Gov. Brian Kemp is set to roll back longstanding COVID-19 distancing restrictions in Georgia amid a mix of relief and concern from local businesses and public health experts.
Starting Thursday, Georgia’s months-long ban on gatherings of more than 50 people in one place will be lifted per orders from the governor, who has steadily moved to ease safety measures imposed since the virus swept the state in March last year.
Restaurants and bars will be allowed to seat patrons at least 3.5 feet from each other instead of the previous 6-foot requirement. Movie-goers can sit 3 feet from each other in indoor theaters. A shelter-in-place order for nursing homes and other elderly-care facilities also will be lifted.
Additionally, police officers will be barred from shutting down businesses that refuse to comply with the new scaled-back distancing and sanitization rules. A partial ban on mask mandates in Georgia cities and counties will also remain in effect.
Kemp’s decision comes as more and more Georgians receive their first doses of the COVID-19 vaccine, which was made available to everyone age 16 and older starting late last month.
Nearly 4.3 million vaccines have been administered in Georgia as of Tuesday, marking more than 2.8 million people who have received at least one of the needed two doses for most vaccines. More than 1.5 million Georgians are now fully vaccinated, according to state Department of Public Health data.
"We continue to make steady progress in our vaccine administration here in Georgia," Kemp said this week. "The life-saving COVID-19 vaccine is our key back to normal, and with all Georgians ages 16 and over now eligible to receive the shot, we are well on our way as we head into spring and summer.”
The rollback set for Thursday drew praise from local business leaders including restaurant owners who have been hit hard by the pandemic over the past year. Roughly 20% of Georgia’s restaurants remain closed after more than half shut down temporarily in the pandemic’s early days, said Karen Bremer, president of the Georgia Restaurant Association.
Bremer noted the 6-foot distancing rule has limited restaurants to about 60% of capacity, complicating dine-in services as many restaurants turned to curbside and delivery during the pandemic. Restaurants will still have leeway to decide whether to stick with the stricter safety measures once the rollback kicks in, she said.
“Slowly but surely, we have been able to expand to a more reasonable level,” Bremer said. “I’m sure that there will be many that still require the face coverings for people to come into their businesses. It’s their prerogative as a business to do that.”
The Georgia Chamber of Commerce also backed Kemp’s rollback decision, noting local businesses “should continue to follow safety protocols and prioritize the health of customers and employees,” said Chris Clark, the chamber’s president and CEO.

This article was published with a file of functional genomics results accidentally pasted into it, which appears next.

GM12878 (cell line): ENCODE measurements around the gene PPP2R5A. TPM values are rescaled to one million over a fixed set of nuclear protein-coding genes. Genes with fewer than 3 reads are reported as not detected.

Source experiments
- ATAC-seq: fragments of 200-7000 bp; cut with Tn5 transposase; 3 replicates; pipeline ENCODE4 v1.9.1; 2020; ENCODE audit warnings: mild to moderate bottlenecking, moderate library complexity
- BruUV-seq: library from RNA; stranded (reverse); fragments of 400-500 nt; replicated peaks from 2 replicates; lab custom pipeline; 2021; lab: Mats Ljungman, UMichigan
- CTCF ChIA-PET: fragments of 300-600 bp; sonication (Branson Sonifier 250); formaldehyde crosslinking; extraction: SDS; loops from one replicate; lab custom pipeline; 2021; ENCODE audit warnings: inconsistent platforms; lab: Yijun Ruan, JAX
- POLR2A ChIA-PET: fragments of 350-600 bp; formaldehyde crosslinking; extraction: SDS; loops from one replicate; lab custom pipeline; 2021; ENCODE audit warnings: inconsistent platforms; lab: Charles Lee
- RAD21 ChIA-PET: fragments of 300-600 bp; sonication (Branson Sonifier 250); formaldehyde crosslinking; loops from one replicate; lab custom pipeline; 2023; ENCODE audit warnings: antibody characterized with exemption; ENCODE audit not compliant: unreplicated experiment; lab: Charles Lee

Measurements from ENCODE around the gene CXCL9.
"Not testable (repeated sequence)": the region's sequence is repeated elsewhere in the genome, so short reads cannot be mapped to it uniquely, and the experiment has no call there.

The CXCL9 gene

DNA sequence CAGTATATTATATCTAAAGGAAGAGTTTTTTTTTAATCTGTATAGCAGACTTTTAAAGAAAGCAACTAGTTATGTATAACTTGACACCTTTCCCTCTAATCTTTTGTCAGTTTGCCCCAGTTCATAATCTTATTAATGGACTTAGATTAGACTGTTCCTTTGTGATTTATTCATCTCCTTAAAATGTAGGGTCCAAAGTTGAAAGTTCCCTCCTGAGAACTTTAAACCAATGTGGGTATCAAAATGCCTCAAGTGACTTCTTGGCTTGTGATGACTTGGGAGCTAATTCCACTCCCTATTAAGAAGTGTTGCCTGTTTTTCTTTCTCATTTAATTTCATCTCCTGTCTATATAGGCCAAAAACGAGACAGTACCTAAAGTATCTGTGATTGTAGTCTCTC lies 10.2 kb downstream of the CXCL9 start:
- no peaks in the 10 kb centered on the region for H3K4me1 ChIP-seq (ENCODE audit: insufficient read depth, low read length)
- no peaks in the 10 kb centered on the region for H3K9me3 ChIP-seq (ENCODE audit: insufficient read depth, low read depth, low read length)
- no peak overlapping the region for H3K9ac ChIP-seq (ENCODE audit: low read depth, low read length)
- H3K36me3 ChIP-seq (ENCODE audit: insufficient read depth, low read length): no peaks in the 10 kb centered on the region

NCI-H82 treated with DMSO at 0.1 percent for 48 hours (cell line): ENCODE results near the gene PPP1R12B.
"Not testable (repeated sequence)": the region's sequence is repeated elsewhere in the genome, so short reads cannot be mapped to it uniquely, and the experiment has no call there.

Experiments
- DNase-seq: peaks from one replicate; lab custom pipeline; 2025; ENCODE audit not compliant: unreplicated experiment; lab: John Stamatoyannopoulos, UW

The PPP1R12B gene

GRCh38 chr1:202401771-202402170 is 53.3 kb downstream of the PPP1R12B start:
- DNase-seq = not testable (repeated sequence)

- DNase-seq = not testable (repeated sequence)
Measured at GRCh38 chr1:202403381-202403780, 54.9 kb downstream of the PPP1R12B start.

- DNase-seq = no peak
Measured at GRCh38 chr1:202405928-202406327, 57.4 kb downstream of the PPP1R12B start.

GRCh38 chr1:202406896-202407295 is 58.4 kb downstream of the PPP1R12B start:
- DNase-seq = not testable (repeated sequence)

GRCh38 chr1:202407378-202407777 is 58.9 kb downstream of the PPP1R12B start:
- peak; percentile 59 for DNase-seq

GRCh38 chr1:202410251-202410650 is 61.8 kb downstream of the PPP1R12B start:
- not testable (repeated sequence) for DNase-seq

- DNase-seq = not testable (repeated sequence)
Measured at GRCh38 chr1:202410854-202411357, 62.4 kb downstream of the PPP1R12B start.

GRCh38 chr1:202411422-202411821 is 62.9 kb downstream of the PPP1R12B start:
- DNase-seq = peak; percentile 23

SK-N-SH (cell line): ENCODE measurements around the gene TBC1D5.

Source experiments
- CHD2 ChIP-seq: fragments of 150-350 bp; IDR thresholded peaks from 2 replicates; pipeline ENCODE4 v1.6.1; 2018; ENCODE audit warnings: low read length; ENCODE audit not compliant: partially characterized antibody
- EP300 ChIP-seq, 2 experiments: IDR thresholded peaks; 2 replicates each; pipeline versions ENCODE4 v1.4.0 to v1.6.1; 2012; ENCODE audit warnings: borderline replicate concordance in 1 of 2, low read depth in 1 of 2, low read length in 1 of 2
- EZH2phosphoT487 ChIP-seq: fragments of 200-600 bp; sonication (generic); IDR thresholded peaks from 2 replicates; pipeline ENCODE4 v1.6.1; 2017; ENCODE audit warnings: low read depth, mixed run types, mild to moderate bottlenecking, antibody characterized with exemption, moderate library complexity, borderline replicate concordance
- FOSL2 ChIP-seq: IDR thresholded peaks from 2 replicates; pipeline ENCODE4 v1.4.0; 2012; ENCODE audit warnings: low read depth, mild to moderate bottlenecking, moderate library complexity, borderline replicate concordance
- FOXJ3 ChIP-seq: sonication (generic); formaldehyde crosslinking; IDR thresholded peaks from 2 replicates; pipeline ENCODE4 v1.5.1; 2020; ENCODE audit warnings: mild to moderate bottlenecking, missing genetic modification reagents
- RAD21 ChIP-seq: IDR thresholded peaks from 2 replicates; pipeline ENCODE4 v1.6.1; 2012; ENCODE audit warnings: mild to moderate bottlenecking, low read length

However, some public health experts have urged Kemp to pump the brakes on loosening COVID-19 restrictions until more Georgians become fully vaccinated in the next month or so.
“Too soon, way too soon,” said Dr. Carlos del Rio, a leading Emory University epidemiologist who has focused on the virus since its onset last year. He pushed for waiting until at least the end of this month to start relaxing restrictions.
His stance was echoed by Isaac Fung, an associate professor of epidemiology at Georgia Southern University’s Jiann-Ping Hsu College of Public Health. Georgia should hold off on fully reopening until about three-fourths of all residents have been vaccinated to reach herd immunity, he said.
In the meantime, restaurants can take steps like install plexiglass screens between customers and require masks to reduce risks of transmission, particularly as more infectious mutations of the virus take root in Georgia, Fung said.
“I would highly recommend Georgians to put on face masks if they speak, especially in public or when they’re meeting with friends,” Fung said. “I understand why they want that to be relaxed … but people should remain vigilant. … The pathway forward is to get as many people fully vaccinated as quickly as possible.”
Georgians can preregister for a vaccine appointment at myvaccinegeorgia.com even if they do not yet qualify under the governor’s eligibility criteria. They will be notified once they qualify and scheduled for an appointment.
State officials have opened nine mass vaccination sites in Atlanta, Macon, Albany, Savannah, Columbus, Waycross and Bartow, Washington and Habersham counties.
As more Georgians are vaccinated, Kemp said he will not seek to require so-called “vaccine passports” for people to show proof they’ve been vaccinated in order to travel, work or frequent businesses.
“While the development of multiple safe, highly effective COVID-19 vaccines has been a scientific miracle, the decision to receive the vaccine should be left up to each individual,” Kemp said.
More than 857,000 people had tested positive for COVID-19 in Georgia as of Tuesday afternoon, with more than 209,000 more reported positive antigen tests indicating likely positive results. The virus has killed 16,761 Georgians.